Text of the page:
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Fallout 4

Farming Legendary Items (Next Gen Update)

Nathan Garvin

There’s a wide variety of arms and armor for you to find and customize in Fallout 4, and in the case of weapons, the customization can radically alter how a weapon functions. The difference between a "Pipe Pistol" iconPipe Pistol, a "Pipe Rifle" iconPipe Rifle and a Pipe SMG is really just a matter of the grip, barrel, reciever and magazine the weapon has, allowing one to be converted to the other on a whim… provided you have the materials and perks to do so. However skilled and rich you are, there’s one thing you can’t change about a weapon or piece of armor - its legendary prefix. As you explore there’s a chance you’ll encounter legendary enemies, and these enemies will always drop one random piece of legendary gear. Legendary gear can - with the right prefix - be vastly more powerful than any non-legendary weapon could hope to be, regardless of how you mod the two, especially in the case of weapons. That being the case, being able to farm legendary gear should be of great interest to any player, especially ways to farm specific types of arms and armor with specific prefixes, a feat this page will help you accomplish.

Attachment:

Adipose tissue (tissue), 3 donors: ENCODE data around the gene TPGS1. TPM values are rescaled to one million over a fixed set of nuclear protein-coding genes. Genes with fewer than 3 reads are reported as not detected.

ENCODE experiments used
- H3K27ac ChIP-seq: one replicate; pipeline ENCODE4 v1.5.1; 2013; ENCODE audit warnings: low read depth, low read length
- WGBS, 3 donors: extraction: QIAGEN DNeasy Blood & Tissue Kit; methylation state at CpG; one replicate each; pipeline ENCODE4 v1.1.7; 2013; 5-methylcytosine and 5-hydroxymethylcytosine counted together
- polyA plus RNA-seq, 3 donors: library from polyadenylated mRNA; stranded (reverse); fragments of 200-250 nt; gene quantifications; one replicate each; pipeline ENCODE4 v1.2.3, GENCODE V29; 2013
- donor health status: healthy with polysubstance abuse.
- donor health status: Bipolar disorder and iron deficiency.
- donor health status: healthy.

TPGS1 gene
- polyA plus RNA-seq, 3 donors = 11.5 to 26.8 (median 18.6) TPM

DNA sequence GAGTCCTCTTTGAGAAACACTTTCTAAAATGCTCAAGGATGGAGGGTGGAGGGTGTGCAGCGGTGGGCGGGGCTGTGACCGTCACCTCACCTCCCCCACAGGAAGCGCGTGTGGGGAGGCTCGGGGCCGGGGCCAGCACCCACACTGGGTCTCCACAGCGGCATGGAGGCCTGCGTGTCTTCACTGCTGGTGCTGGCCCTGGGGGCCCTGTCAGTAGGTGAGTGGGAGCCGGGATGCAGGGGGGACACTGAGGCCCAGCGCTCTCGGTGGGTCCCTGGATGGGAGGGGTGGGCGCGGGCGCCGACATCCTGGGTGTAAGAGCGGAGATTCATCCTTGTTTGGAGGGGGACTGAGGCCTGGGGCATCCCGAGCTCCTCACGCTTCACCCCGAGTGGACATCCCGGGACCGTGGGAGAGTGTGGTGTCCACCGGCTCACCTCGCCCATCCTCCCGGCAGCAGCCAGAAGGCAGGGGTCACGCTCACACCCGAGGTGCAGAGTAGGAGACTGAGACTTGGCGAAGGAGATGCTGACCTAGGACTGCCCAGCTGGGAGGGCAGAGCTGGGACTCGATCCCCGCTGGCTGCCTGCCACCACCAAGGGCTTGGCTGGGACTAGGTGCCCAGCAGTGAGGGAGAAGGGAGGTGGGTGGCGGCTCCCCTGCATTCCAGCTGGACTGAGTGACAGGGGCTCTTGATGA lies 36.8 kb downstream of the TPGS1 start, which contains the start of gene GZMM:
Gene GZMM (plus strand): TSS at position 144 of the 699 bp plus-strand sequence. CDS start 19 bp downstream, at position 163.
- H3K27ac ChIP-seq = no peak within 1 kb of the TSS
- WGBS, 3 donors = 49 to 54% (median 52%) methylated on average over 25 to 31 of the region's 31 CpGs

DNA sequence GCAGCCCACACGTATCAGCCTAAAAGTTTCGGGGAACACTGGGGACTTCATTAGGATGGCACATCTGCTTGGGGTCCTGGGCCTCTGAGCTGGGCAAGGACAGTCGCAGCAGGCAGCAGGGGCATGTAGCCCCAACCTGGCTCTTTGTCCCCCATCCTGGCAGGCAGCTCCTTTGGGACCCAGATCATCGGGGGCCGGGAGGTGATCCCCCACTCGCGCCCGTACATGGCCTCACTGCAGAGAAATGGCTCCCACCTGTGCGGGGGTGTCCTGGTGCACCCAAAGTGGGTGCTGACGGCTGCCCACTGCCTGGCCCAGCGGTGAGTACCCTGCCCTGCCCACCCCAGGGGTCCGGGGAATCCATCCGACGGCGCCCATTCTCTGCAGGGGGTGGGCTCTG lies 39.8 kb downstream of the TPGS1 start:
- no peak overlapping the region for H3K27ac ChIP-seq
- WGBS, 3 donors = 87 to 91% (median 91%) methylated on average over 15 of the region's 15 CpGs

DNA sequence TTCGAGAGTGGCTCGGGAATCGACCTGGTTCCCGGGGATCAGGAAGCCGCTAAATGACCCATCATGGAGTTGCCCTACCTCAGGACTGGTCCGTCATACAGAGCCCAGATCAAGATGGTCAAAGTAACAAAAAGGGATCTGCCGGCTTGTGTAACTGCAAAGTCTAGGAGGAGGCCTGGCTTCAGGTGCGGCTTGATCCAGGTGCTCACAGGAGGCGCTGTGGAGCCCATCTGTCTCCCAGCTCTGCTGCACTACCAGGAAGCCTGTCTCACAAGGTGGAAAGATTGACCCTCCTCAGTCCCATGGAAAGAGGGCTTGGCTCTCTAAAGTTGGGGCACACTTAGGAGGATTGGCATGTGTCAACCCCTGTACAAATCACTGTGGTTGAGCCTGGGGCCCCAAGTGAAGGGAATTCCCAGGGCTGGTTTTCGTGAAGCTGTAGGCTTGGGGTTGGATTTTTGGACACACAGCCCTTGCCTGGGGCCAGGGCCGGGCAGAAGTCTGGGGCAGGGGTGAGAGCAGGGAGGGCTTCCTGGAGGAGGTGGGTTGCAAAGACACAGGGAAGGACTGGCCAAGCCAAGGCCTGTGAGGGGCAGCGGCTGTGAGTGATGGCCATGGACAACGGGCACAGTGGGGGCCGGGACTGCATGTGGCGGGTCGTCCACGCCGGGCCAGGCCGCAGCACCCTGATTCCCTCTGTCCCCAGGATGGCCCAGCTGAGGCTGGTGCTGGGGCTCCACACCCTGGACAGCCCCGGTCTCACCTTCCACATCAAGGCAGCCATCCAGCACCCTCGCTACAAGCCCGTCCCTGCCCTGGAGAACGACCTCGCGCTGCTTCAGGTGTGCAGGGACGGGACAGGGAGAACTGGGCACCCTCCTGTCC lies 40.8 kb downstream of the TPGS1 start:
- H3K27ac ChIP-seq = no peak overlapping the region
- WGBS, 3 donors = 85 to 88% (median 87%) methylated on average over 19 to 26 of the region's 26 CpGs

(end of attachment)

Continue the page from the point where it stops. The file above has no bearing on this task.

Farming Legendaries (Next Gen Update)

For a quick rundown (tl;dr):

  • Rest at "Sanctuary" iconSanctuary for three weeks (until the "National Guard Training Yard" iconNational Guard Training Yard is not longer [CLEARED].
  • Make a hardsave at Sanctuary.
  • Fast travel to the National Guard Training Yard.
  • Make a quicksave outside the doors to the building.
  • Enter and check for a legendary Ghoul. If one doesn’t spawn, reload the quicksave.
  • If a legendary Ghoul does spawn, kill it and see what type of legendary item it drops.
  • If the legendary Ghoul doesn’t drop a desirable item, reload the quicksave.
  • If it drops a good legendary item (i.e. Combat Shotgun) with an undesirable legendary prefix, reload the autosave that was created when you entered the building.
  • Loading the autosave will keep the legendary spawn and item type, but reroll the prefixes. Keep killing the legendary and checking its drop until you get a item/prefix combo you like.

(1 of 2) Rest in Sanctuary for as long as three weeks,

Rest in Sanctuary for as long as three weeks, (left), to ensure you get a clean spawn of the National Guard Training Yard. (right)